Green Thumb Friday

Kid & Garden

The love kids have for nature and the outdoors is a fact long recognized. Luther Burbank, the famous horticulturist said, 

“Every child should have mud pies, grasshoppers, water bugs, tadpoles, frogs, mud turtles, elderberries, wild strawberries, acorns, chestnuts, trees to climb. Brooks to wade, water lilies, woodchucks, bats, bees, butterflies, various animals to pet, hayfields, pine-cones, rocks to roll, sand, snakes, huckleberries and hornets; and any child who has been deprived of these has been deprived of the best part of education.” 

The relation between educating children as happy, intelligent and responsible human beings and gradening is apparent by the fact that children’s day care centers adopted the word, “Garden” in many cultures throughout history.

Countess Theresa Brunszvick who lived during the 18 century, named her day care center, Angyalkert which means in Hungarian, “Angel Garden.” In 1837, the German educator, Friedrich Fröbel opened a play and activity institute and named it, Kindergarten which, in German, literally means, “A Garden for Children.” The term caught on and is still in use today in America and Europe. In Israel, the name for Kindergarten is Gan Yeladim. Gan means , “Garden” Yeladim means, “Children.”

So this weekend, get your children to dig, plant, weed, marvel at plants and sniff flowers. Encourage them to get outdoors, away from all their plastic electronic devices and enjoy  gardening.

Any comments?

Plant them on my blog.

Happy Green Thumb weekend,

AmaliaBaby in the Garden

Green Thumb Friday

Theme Garden

A garden is more than a patch of land in which to grow fruits, vegetables, flowers and herbs. 

As you choose what you want to grow, your choices already reflect your taste, food preferences, childhood memories and personality.

Folks who grew up in hot arid areas tend to love cacti while those who cherish memories of white Christmas tend to plant Holly.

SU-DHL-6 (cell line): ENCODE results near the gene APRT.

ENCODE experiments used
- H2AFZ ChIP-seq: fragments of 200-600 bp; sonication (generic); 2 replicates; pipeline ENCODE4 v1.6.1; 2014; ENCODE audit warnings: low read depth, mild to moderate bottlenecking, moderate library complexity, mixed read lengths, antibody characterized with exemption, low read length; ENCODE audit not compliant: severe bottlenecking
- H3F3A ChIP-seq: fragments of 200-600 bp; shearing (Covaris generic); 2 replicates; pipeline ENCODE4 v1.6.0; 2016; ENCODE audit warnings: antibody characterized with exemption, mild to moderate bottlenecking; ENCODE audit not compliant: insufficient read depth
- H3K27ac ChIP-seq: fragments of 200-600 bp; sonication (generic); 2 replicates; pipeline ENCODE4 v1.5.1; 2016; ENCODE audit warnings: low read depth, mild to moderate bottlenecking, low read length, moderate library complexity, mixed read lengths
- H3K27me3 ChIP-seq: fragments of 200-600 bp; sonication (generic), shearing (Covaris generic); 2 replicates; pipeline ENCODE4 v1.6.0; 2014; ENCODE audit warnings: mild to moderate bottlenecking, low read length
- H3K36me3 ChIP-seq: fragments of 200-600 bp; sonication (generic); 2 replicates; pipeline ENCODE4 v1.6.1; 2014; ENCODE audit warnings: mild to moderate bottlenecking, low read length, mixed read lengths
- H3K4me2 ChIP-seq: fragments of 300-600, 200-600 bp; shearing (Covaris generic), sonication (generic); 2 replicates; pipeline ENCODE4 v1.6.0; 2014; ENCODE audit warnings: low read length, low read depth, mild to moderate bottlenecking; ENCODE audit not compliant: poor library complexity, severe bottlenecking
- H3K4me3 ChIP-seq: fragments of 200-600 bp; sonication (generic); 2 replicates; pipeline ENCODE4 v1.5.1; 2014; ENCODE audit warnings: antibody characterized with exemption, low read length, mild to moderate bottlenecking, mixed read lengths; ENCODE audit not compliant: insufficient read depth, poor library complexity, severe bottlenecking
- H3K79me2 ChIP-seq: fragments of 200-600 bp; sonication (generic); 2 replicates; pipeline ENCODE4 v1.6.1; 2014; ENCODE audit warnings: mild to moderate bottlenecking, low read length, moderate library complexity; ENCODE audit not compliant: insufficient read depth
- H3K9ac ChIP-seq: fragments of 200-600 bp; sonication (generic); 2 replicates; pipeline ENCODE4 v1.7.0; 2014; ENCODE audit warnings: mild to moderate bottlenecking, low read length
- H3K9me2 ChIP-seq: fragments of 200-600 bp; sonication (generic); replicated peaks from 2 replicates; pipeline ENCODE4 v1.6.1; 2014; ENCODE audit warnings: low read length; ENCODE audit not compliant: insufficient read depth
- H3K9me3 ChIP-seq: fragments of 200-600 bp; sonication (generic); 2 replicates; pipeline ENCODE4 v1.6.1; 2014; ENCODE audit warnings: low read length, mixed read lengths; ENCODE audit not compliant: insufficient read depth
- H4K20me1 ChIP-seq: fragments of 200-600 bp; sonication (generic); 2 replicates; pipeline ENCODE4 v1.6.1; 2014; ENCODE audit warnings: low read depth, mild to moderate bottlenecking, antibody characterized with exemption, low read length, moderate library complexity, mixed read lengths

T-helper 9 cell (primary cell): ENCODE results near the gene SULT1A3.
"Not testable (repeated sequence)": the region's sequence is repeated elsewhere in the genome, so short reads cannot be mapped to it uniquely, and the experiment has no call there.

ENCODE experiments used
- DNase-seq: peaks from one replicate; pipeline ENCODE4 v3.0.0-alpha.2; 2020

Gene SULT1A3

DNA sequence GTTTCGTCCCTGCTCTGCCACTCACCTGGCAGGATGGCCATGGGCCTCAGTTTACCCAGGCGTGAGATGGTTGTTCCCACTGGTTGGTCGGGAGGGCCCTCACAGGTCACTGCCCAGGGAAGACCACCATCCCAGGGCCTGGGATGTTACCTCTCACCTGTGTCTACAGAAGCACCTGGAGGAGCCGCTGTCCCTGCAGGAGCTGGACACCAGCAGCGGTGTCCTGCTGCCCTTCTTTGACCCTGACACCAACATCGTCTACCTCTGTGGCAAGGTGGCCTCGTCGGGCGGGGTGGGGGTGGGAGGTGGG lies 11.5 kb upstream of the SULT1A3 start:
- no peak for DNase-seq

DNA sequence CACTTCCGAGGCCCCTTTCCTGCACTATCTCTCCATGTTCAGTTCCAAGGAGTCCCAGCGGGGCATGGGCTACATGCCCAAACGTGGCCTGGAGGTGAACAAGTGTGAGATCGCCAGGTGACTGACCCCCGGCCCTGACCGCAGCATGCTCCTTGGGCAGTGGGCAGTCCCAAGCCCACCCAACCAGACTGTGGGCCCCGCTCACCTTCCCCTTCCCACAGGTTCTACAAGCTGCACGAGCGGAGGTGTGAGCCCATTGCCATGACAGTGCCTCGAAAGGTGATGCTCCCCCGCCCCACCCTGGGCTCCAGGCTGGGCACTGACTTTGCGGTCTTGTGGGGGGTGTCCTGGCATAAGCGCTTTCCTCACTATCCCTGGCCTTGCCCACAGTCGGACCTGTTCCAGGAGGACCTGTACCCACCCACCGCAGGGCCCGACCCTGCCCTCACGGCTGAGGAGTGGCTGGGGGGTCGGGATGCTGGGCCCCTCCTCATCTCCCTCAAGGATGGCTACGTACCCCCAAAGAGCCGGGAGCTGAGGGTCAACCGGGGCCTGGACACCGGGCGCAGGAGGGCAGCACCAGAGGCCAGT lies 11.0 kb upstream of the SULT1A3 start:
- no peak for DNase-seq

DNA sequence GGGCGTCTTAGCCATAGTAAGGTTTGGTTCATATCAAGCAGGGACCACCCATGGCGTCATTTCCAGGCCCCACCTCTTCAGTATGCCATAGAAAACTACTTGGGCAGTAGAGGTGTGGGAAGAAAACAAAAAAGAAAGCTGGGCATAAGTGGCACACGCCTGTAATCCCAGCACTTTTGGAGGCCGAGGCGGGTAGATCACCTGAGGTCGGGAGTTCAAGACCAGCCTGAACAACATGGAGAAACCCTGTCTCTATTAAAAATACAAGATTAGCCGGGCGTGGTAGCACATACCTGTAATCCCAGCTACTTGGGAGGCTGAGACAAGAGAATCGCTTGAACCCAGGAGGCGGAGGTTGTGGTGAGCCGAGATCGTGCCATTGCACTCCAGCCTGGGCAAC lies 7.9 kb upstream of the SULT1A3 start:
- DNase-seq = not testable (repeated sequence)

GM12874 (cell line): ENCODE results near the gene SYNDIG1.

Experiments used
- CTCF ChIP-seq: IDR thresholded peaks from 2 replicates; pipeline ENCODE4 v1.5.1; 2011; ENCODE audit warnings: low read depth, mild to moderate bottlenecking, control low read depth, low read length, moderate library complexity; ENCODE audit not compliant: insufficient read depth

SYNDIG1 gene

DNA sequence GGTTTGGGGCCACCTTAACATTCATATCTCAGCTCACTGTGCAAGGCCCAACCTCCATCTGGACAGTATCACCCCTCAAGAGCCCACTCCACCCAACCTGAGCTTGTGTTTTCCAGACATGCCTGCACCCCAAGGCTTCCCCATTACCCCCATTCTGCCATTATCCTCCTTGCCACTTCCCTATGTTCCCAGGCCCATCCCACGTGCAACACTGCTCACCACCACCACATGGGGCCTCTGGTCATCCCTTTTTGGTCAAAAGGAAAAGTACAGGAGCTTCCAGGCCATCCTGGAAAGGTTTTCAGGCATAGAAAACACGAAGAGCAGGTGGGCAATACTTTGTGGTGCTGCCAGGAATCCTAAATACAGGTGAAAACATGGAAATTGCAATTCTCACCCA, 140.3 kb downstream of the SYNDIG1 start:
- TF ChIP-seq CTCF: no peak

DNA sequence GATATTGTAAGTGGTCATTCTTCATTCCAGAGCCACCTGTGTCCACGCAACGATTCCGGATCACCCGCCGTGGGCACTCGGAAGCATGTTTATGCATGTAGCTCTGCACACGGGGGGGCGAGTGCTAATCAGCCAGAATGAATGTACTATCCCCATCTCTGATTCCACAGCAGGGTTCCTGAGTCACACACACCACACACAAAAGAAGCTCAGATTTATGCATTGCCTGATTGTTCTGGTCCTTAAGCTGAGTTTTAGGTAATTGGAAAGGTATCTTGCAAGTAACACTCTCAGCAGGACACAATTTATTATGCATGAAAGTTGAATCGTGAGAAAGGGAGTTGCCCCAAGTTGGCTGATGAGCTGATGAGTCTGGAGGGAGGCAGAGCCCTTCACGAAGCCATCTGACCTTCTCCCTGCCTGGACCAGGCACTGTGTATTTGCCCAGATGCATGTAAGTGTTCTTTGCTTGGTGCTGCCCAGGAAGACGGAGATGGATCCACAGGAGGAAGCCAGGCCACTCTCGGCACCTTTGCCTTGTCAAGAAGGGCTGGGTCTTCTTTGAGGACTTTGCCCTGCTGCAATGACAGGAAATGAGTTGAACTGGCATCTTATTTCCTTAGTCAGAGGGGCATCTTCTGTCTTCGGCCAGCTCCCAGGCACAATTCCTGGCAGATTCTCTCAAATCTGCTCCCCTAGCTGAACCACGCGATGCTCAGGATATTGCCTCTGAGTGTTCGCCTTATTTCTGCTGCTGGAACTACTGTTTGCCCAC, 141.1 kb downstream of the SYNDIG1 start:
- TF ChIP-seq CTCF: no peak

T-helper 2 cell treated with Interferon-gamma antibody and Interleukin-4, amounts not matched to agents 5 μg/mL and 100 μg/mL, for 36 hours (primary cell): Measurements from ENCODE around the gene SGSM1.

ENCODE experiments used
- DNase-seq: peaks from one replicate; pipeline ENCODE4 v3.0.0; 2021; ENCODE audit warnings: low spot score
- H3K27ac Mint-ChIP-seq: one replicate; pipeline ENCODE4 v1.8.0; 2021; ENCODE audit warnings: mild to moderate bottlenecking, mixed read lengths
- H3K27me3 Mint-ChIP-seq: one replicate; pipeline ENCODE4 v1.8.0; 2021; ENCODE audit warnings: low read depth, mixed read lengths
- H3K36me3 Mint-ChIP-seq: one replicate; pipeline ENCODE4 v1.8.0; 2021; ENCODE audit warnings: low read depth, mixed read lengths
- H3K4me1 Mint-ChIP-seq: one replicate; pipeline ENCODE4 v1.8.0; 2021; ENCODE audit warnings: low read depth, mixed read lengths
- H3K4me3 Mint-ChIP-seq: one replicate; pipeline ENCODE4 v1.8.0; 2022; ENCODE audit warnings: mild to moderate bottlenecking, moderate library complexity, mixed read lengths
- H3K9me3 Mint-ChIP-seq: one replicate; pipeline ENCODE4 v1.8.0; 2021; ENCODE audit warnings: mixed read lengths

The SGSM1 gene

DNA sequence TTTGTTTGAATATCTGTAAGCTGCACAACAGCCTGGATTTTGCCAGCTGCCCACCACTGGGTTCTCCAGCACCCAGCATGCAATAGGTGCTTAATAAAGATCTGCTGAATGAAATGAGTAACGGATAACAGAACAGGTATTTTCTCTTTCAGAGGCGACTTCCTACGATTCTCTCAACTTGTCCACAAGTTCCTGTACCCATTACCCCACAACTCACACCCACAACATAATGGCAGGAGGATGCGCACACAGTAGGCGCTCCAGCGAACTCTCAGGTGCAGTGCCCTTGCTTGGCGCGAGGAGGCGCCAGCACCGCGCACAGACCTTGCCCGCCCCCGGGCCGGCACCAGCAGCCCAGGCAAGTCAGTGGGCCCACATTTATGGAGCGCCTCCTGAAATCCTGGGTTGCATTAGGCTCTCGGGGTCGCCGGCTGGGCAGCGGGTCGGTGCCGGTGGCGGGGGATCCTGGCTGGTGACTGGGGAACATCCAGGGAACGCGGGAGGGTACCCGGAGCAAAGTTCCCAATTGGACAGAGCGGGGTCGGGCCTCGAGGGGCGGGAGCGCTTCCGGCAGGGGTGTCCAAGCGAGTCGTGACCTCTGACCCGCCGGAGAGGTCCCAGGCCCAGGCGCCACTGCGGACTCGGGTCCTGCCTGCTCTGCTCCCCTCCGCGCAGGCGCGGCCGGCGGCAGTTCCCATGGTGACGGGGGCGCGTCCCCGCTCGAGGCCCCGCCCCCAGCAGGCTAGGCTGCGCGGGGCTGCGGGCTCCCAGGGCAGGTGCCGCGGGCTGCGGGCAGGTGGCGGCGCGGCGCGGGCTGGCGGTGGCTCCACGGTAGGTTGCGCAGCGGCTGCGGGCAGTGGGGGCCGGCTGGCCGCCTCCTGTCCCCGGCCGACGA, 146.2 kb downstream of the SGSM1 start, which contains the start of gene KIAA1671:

You can create a theme garden by incorporating elements such as plastic toys, photographs that are mounted in plastic (to protect them from rain), decorative rocks, sculptures, anything you wish that could withstand the elements.

How about a family garden where a photograph of each member of the family is inserted next to their favorite fruit or flower? How about a community garden where each neighbor contributes a little object? How about a children’s garden where each child paints a rock (Use durable outdoor paint) to accompany the plants?

So this weekend, brain storm with your children, family neighbors and friends and sprinkle your garden with your creative self! 

Any other theme gardening ideas?

Plant them in my blog.

Happy  Green Weekend,

Amaliatheme gardenphoto

Green Thumb Friday

Bunnies in your garden

Who doesn’t love bunnies. I mean they are so cute!

I once had a bunny that lived with us for a couple of years. My son named him Boots because his feet were grey and the rest of his body was white. He really looked as if he wore boots.

Boots loved carrot peels and perked his ears when I listened to classical music.

But as adorable as they are, bunnies are a nuisance if you are trying to grow a garden.

These little guys sneak in and munch, munch, munch, crunch, crunch, crunch.

So how do you keep them away from your plants without harming them?

One sure way is to surround your garden with blood meal.

Blood meal is a dry, inert powder that is actually made from blood.

Sounds yucky but really, you don’t see the blood or smell it and it doesn’t attract vampires, not even around Halloween. Blood meal is a wonderful fertilizer  with lots of protein and nitrogen.

You can buy it online or in your local nursery.

So next time bugs bunny bugs you, let him smell your blood meal and hop, hop, hop, far away.

Any gardening tips? Plant them in my garden.

Have a wonderful green weekend,


Green Thumb Friday

Gardening on the cheap

Writing a children story about a horticulturist who invented plants in the 19 century is very nurturing.

Gardening ideas are sprouting in my mind and I enjoy planting, watering, getting dirt between my non polished finger nails and smelling the roses.

But this new hobby, can get pretty costly. Just walk into your local nursery & pick some plants. You’ll soon discover that plants aren’t cheap.

One easy way to acquire new plants without ending up taking a second mortgage on your house is what some people in the neighborhood refer to as moonlight gardening. No, not the kind when you smell your roses while meditating by the moon light. My neighbors are too practical for that.

What they really refer to is the common practice around here of picking wild flowers that grow in abundance by the road side and planting few in their own garden. Since these are native plants, they do very well in native soil. Pink.lavender, fuchsia, orange, white and yellow, these orphans whose names only a few botanists know are charming and pleasing. They aren’t spoiled like some of these fancy schmancy flowers. Really, they are just happy to be around. All they want is to keep growing and growing. 

Since they have never been to a nursery, they follow the rules of nature itself. You don’t have to feed them expensive nutrients or take extra care of them. Like all perennials, they’ll come back each year to say, “Thank you for adopting us, we always wanted a mommy and daddy.”

You’ll feel great and save some money too.

Any gardening tips? Plant them in my garden.gardening on the cheap photo 2